Melioidosis in animals, Thailand, 2006-2010.
Animals (Health aspects)
Pseudomonas infections (Risk factors)
Pseudomonas infections (Diagnosis)
Pseudomonas infections (Research)
Day, Nicholas P.J.
Peacock, Sharon J.
|Publication:||Name: Emerging Infectious Diseases Publisher: U.S. National Center for Infectious Diseases Audience: Academic; Professional Format: Magazine/Journal Subject: Health Copyright: COPYRIGHT 2012 U.S. National Center for Infectious Diseases ISSN: 1080-6040|
|Issue:||Date: Feb, 2012 Source Volume: 18 Source Issue: 2|
|Topic:||Event Code: 310 Science & research|
|Geographic:||Geographic Scope: Thailand Geographic Code: 9THAI Thailand|
Melioidosis is a serious infection caused by the gram-negative
bacillus and biothreat organism, Burkholderia pseudomallei. It is the
third most frequent cause of death from infectious diseases in
northeastern Thailand (after HIV/AIDS and tuberculosis) (1) and the most
common cause of community-acquired bacteremic pneumonia in northern
Australia (2). Melioidosis also occurs in a wide range of animal
species; most cases reported in the literature are in livestock in
northern Australia (3-8). In Thailand, serologic studies that use the
indirect hemagglutination test (IHA) have indicated that pigs, sheep,
goats, and cattle are exposed to B. pseudomallei (9,10), but to our
knowledge, culture-confirmed melioidosis in animals has not been
reported in the literature (11). We describe the findings of a study to
estimate incidence of melioidosis in animals in Thailand and compare the
geographic distribution of melioidosis in animals with that in humans.
A retrospective study was performed to collect data on all animals recorded to have died of melioidosis and the total number of livestock in Thailand during January 1, 2006-December 31, 2010. This information was obtained from the Department of Livestock Development, Ministry of Agriculture and Cooperatives, Thailand. Information about animal melioidosis was derived from necropsies on animals that died of unknown causes which are taken to the National Institute of Animal Health in central Thailand or to 1 of 8 veterinary research and development centers throughout Thailand. Necropsy is performed principally to monitor for infectious diseases that may be associated with outbreaks in farm animals. During the study period, IHA, blood culture, and pus culture (if available) for B. pseudomallei were performed if melioidosis was suspected as the cause of death.
Melioidosis was diagnosed as the cause of death in 61 animals. For 49 (80%) of these animals, diagnosis was based on a culture positive for B. pseudomallei from [greater than or equal to] 1 clinical specimens; for 12 (20%) animals, cultures were negative but samples were IHA positive for melioidosis (based on a cutoff value of [greater than or equal to] 320). Cases diagnosed by IHA, but culture negative, were excluded from further analysis because apparently healthy animals in melioidosis-endemic areas can have high bacterial titers (9,10). The animal species affected were goats (31), pigs (8), cattle (4), deer (1), horse (1), and wild animals in captivity (camel, crocodile, monkey, and zebra [1 each]). Thirty-one (61%) of the 49 cases were identified during the rainy season (June-November). The estimated incidence rate of melioidosis was highest in goats (1.63/100,000/ year), followed by incidence in pigs and cattle (0.02 and 0.01/100,000/year, respectively) (Table 1).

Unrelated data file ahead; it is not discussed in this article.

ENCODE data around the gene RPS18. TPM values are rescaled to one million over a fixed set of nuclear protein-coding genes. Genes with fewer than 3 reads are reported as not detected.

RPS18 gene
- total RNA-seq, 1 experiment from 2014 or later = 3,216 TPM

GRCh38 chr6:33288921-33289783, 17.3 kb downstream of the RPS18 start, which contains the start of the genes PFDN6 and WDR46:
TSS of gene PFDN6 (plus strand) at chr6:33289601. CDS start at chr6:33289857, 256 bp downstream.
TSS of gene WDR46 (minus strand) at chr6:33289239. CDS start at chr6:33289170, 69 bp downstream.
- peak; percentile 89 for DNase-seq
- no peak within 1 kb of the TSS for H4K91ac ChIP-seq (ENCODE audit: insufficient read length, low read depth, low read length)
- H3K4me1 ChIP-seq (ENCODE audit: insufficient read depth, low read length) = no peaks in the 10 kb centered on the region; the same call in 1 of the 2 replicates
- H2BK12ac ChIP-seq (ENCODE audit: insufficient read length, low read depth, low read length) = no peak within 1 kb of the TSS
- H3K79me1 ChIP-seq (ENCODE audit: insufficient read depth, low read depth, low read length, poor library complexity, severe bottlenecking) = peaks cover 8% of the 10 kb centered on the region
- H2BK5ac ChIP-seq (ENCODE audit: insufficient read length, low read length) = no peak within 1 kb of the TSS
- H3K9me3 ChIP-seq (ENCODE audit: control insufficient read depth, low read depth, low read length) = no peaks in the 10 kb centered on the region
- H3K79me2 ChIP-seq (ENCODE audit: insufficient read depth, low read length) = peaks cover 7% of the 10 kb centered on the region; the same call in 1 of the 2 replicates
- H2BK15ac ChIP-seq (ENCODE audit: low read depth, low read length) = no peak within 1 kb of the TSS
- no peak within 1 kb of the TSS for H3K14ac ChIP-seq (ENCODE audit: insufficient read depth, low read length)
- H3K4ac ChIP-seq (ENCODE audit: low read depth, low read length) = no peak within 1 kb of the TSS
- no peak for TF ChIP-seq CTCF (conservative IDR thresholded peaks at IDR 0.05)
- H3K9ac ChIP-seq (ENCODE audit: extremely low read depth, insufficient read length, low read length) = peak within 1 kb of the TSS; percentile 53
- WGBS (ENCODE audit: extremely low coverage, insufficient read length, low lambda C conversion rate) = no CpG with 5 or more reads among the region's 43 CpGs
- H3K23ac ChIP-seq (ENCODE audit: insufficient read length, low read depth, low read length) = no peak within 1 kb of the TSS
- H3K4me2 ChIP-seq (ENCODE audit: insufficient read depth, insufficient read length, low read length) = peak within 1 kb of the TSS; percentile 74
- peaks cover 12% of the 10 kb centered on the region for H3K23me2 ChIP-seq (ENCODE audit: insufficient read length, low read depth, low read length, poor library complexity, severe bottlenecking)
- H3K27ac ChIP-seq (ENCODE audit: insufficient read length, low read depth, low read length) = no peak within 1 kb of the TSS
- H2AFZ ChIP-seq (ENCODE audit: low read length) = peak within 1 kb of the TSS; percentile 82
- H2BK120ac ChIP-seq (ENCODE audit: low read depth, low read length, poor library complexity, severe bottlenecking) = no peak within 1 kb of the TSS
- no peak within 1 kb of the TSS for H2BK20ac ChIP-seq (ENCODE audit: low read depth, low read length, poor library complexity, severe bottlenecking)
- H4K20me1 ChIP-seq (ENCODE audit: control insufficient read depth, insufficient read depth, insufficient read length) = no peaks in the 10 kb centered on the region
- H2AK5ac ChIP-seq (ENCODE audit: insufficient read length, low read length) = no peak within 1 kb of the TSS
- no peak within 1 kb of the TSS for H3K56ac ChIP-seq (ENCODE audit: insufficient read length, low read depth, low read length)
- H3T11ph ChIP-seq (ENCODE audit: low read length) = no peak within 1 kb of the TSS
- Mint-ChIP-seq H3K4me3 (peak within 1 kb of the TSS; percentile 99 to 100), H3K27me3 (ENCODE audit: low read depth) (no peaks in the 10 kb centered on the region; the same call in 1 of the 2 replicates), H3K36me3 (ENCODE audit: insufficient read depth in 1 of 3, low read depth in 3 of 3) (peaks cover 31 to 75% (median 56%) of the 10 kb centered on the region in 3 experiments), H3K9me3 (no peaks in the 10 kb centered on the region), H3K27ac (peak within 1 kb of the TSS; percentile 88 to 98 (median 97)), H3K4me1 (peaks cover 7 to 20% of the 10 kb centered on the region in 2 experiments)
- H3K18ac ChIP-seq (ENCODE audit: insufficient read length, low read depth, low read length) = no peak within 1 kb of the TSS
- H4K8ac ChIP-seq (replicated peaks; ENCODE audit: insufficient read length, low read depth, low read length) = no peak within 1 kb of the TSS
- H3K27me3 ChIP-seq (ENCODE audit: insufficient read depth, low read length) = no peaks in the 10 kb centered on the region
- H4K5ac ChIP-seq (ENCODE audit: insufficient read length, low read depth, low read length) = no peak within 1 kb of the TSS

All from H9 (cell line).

We mapped the geographic distribution of melioidosis in goats by province and compared the meloidosis distribution with the total number of goats in the country during the same period (Table 2; Figure). The average number of total goats per year for 2006-2010 was 381,405. Most (41%) were in provinces in the south, with the remainder in western (19%), central (16%), northern (16%), northeastern (5%), and eastern (3%) Thailand. Although goats were not numerous in northeastern Thailand, provinces with the first and third highest incidence of goat melioidosis (Sakon Nakohn and Khon Kaen) were situated in the northeast, a region with the highest reported incidence of human melioidosis (1). The incidence rate of goat melioidosis was low in the south, where the incidence of human infection has not been defined but appears to be low according to cases reported in the literature (12-14). The relative incidence of goat melioidosis was also high in western and eastern Thailand, regions where human melioidosis is not considered endemic. No reports of human melioidosis in the west have been published, and the 1 report from the east described 78 blood culture-positive cases during 3 years in Sa Keao Province, from which an annual incidence rate was calculated of 4.9 per 100,000 persons (15). To further evaluate this finding, we contacted 4 provincial hospitals in eastern and western Thailand, where cases in animals were observed, to request information about the number of culture-confirmed melioidosis cases in humans. Culture-confirmed human melioidosis cases were observed each year in all 4 hospitals (Table 2). Our findings indicate that that the geographic area of Thailand affected by melioidosis is much greater than appreciated previously.